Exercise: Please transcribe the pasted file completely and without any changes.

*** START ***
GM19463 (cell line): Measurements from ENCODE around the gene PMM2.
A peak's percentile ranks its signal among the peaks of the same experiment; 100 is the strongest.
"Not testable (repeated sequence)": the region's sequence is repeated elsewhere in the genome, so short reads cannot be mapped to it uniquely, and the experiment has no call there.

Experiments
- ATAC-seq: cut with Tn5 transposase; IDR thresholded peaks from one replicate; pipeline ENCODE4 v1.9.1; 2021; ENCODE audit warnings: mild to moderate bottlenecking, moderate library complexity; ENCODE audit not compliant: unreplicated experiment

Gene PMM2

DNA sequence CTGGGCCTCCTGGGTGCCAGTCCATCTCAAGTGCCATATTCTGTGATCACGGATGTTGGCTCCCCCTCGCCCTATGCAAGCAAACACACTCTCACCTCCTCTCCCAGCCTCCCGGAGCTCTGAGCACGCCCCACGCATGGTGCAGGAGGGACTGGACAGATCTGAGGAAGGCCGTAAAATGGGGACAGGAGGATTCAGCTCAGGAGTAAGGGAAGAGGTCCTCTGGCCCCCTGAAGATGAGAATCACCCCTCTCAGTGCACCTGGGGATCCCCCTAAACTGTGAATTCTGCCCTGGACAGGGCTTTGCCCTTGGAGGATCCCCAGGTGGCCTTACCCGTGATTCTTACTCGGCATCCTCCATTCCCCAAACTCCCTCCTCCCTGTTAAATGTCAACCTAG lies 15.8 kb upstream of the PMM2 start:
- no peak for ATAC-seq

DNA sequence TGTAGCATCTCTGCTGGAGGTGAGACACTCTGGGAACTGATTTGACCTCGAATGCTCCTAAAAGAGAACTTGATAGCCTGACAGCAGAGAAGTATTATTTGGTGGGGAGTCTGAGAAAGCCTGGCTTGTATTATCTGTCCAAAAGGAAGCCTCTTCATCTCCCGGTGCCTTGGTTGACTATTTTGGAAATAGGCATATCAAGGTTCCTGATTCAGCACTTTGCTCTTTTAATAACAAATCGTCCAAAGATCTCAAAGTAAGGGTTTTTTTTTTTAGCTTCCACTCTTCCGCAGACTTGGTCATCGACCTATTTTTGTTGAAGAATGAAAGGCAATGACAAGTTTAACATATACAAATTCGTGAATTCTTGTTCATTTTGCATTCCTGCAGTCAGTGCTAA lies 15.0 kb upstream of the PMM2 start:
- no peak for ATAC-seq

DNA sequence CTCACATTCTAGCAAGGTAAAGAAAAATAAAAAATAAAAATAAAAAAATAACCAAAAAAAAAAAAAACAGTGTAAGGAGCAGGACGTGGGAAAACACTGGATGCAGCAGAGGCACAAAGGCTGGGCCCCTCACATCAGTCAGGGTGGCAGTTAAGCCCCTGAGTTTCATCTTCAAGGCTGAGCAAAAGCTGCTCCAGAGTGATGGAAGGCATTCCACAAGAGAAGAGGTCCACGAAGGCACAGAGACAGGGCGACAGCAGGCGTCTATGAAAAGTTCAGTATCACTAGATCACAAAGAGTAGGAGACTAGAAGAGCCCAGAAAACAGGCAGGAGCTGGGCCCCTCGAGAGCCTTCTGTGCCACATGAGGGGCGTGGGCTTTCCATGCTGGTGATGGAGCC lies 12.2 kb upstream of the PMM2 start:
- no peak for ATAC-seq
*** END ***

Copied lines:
GM19463 (cell line): Measurements from ENCODE around the gene PMM2.
A peak's percentile ranks its signal among the peaks of the same experiment; 100 is the strongest.
"Not testable (repeated sequence)": the region's sequence is repeated elsewhere in the genome, so short reads cannot be mapped to it uniquely, and the experiment has no call there.

Experiments
- ATAC-seq: cut with Tn5 transposase; IDR thresholded peaks from one replicate; pipeline ENCODE4 v1.9.1; 2021; ENCODE audit warnings: mild to moderate bottlenecking, moderate library complexity; ENCODE audit not compliant: unreplicated experiment

Gene PMM2

DNA sequence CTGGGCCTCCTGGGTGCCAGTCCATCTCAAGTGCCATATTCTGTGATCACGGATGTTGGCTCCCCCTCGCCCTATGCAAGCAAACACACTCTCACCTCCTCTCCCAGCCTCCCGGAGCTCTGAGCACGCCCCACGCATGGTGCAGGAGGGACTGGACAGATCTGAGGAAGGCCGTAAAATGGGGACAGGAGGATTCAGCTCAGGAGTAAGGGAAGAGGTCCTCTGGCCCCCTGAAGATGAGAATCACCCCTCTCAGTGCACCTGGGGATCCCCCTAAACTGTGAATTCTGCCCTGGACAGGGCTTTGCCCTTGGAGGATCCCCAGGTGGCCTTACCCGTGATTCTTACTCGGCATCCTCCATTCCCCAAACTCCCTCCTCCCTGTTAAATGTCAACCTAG lies 15.8 kb upstream of the PMM2 start:
- no peak for ATAC-seq

DNA sequence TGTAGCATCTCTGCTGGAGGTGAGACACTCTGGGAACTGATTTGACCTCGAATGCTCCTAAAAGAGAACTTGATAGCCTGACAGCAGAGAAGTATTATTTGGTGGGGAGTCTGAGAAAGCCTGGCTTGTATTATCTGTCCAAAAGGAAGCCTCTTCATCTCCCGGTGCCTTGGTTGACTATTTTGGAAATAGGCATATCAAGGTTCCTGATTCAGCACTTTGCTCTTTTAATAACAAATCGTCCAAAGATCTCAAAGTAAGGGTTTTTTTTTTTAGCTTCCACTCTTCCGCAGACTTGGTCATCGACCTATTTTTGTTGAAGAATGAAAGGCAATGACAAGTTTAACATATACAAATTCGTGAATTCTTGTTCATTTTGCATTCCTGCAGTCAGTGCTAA lies 15.0 kb upstream of the PMM2 start:
- no peak for ATAC-seq

DNA sequence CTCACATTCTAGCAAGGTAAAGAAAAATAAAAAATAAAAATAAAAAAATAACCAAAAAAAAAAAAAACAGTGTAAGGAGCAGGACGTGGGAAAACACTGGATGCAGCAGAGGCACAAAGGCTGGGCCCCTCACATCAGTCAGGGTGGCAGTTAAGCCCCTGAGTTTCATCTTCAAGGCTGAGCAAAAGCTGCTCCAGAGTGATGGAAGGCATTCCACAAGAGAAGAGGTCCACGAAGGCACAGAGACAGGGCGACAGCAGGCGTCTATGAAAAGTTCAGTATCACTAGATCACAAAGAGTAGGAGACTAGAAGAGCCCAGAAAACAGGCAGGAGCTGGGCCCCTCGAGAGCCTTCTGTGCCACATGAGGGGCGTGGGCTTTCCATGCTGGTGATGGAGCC lies 12.2 kb upstream of the PMM2 start:
- no peak for ATAC-seq